June 15, 2019 10:00AM

Coworking and Mixed-Use Spaces in the UK

With the growth of the “gig” economy and startup culture, the professional world continues to see shifts including how and where people work. As a result, coworking and mixed-use spaces are increasingly becoming part of the conversation. These types of spaces allow people to blend not only their life and play, but to share access to a building, meeting rooms, and other accommodations with workers from different businesses. Popular common spaces include WeWork, Techspace, and Impact Hub, to name a few, but the UK’s coworking market has been active before many of these well known spaces entered the market. In 2018, 2,188 new coworking spaces joined the fold, and that number is expected to grow in 2020, especially for cities like London. Here’s a look at why these spaces are growing and their impact on property owners and tenants.

For the UK, and more specifically, London, coworking and mixed-use spaces are booming. Many coworking spaces offer businesses more flexibility and less risk to quickly scale up or down. Additionally, the blend of office space with amenities such as restaurants, as well as better commuting options and more community connection, including niche group spaces, benefit both businesses and workers. 

A summary of the 2018 Global Coworking Survey results, presented at GCUC UK, shows that on average, coworking spaces in the UK host 121 members, up from 102 last year (+19%) and +81% in 2016. With this, the number of desks and size have also increased from 109 desks (+87%) and 15100 square feet (+81%) than the previous year. coworking spaces still focus on classic target groups: 1 in 10 coworking spaces target companies with 10 to 99 employees, and 1 in 20 target companies with 100 or more employees. UK mixed-use property owners focus on micro-companies is higher than the global average.

How the U.S. Differs from the UK in Mixed-Use Development 

While London still leads the pack in many ways, in 2018, of the aforementioned 2,188 new coworking spaces entering the market, 1,000 of those were in the United States. According to a Yardi Matrix report, coworking spaces grew almost 62% in the top 20 office markets in the U.S. from 2017 to 2018. Similar to the UK, the growth of the “gig” economy and the growing number of startups continues to pull people in the US towards these nontraditional office solutions. Since these spaces cover essentials from wireless internet to printing solutions and quick accessibility to restaurants, businesses can focus more on their larger strategic goals.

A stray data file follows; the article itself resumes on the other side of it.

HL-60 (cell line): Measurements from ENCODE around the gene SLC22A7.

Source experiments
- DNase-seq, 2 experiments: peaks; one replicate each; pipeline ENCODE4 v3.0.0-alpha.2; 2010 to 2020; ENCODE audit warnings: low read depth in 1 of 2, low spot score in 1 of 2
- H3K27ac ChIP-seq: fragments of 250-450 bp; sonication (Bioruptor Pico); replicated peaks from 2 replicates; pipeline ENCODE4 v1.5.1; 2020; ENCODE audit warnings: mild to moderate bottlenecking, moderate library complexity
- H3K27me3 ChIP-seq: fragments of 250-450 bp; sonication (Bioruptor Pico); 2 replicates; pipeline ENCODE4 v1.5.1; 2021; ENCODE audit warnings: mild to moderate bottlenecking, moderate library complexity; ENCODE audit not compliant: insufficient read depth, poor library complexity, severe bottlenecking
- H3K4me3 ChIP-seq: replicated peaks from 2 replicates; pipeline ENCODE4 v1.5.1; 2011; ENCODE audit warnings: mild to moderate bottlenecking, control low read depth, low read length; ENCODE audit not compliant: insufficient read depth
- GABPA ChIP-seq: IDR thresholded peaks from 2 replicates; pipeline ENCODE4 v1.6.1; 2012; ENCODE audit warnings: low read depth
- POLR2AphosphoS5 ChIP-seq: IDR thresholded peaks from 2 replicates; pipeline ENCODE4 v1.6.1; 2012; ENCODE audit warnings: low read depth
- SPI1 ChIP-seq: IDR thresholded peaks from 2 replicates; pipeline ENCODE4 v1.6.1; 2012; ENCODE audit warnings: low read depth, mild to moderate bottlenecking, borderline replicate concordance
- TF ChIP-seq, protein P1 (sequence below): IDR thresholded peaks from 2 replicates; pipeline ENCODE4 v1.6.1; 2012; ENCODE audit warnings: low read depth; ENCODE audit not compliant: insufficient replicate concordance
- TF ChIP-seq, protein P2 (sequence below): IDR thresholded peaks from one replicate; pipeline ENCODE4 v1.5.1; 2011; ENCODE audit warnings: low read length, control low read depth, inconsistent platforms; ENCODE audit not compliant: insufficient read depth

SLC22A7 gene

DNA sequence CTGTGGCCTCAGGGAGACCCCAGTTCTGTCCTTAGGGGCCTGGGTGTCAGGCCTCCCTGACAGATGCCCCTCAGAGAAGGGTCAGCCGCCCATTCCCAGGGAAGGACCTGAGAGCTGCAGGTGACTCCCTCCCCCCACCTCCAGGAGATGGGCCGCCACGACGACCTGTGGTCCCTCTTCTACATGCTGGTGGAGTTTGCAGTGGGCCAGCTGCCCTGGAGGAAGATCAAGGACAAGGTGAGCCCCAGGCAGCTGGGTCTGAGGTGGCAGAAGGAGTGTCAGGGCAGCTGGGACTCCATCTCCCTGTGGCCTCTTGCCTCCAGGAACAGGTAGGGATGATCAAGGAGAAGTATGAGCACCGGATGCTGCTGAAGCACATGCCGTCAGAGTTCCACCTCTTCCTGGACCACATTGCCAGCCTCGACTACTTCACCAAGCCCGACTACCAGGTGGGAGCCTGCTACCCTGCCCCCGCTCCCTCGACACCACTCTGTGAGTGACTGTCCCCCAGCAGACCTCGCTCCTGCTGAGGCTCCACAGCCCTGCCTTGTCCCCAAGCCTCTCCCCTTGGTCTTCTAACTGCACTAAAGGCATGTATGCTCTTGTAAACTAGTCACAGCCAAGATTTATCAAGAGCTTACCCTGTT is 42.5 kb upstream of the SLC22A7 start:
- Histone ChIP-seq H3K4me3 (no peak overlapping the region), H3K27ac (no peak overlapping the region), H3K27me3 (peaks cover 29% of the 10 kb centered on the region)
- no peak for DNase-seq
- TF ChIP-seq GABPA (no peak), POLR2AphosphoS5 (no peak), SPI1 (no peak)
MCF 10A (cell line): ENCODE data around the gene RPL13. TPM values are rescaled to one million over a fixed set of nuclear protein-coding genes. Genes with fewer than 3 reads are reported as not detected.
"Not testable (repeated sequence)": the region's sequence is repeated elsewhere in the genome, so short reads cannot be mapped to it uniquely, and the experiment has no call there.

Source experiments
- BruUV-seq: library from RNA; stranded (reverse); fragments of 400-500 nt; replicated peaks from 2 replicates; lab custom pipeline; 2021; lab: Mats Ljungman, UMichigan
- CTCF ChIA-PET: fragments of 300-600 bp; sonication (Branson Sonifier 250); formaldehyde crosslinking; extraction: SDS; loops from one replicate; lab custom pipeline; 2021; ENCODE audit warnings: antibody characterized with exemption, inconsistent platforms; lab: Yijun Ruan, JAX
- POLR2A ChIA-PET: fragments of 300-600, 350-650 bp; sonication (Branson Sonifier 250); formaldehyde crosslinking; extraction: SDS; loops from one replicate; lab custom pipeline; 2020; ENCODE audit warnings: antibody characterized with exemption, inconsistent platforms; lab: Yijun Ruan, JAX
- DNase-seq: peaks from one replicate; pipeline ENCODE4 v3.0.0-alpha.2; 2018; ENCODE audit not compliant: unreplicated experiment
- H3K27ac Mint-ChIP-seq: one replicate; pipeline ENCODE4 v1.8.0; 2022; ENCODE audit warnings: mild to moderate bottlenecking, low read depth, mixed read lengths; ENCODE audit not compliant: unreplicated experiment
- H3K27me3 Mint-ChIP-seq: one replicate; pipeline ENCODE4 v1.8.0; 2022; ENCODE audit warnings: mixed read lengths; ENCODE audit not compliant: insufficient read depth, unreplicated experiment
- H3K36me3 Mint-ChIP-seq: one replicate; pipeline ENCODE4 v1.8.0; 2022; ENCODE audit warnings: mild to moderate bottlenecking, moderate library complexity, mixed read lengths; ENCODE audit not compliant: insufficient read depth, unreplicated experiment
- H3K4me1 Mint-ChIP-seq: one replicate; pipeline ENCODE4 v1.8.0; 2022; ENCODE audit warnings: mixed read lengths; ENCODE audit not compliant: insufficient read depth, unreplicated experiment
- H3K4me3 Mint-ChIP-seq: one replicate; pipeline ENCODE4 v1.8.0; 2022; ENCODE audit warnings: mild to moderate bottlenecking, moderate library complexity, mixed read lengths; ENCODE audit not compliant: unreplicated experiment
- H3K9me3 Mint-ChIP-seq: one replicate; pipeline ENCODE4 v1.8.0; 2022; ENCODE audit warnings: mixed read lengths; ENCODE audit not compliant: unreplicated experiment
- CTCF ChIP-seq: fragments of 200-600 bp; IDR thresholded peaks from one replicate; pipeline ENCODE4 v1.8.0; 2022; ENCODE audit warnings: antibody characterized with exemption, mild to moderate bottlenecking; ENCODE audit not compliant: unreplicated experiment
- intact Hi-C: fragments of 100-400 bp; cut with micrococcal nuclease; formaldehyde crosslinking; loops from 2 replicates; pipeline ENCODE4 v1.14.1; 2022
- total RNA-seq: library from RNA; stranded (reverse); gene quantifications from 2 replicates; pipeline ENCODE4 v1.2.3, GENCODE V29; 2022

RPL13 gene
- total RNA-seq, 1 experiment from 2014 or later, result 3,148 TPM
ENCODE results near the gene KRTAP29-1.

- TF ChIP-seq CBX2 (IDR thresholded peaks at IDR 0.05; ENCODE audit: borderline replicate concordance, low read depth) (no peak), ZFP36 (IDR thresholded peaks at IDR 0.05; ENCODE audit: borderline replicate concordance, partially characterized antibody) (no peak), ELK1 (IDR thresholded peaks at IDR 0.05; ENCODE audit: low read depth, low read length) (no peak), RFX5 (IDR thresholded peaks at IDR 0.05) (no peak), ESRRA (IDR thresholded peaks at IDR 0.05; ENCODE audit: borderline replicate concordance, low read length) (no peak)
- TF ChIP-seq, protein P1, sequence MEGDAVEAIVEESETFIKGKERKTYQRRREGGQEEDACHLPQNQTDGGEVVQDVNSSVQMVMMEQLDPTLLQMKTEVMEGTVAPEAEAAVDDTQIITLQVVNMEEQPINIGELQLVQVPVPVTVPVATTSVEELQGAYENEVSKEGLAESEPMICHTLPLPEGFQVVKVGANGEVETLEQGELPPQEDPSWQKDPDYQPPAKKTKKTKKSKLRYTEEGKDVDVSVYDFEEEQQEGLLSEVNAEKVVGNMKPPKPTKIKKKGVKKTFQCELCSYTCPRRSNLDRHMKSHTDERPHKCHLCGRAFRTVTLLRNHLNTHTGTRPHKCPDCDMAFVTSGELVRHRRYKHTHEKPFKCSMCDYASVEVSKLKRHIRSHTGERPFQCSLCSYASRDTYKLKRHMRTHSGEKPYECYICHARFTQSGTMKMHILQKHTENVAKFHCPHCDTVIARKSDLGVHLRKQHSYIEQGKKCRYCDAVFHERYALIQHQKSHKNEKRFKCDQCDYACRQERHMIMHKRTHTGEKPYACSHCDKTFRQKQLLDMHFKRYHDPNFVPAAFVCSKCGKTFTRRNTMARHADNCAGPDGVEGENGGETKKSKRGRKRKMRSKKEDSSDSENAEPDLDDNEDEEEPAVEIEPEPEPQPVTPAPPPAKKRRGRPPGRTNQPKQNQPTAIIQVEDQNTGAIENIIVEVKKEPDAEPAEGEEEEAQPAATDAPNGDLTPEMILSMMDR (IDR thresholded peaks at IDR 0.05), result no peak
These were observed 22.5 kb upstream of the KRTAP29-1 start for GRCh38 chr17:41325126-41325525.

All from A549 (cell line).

Do the Benefits Outweigh the Issues Property Owners May Face?

For commercial property owners, there are benefits to owning a coworking or mix-spaced over a residential property. Traditionally, the yields are higher and the leases are longer, with five years being typical and 15 common. In many cases, the landlord owns the freehold, allowing them freedom from maintenance or a property manager. However, market concerns around valuations makes financing these developments harder to come by.  And investors continue to question the long term profitability of these spaces; in self-reported data from Deskmag’s 2017 Global Co-working Survey, only 40 percent of all co-working spaces were profitable. 

While having a mixed-use building means landlords are investing in not only the tenant, but also the tenant’s business, especially with shifts in what trades are successful, the investment in these properties continues to grow. The benefits of a mixed-use property allow tenants quick access to amenities without commuting, and business owners have more foot traffic than they would in a single-use commercial building. Whether you are already investing or thinking about investing, the co-working trend is one that is likely to stick around.

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Rob Crichlow
About the Author

Rob Crichlow

Rob comes to us with tremendous experience spanning a 40 year career in real estate technology.   Rob began his career by launching a firm focused on developing accounting software for real estate firms.  His software, Real Estate Computer Systems, Inc., was eventually sold to MRI as the genesis for the DOS product.  Rob joined MRI at that time …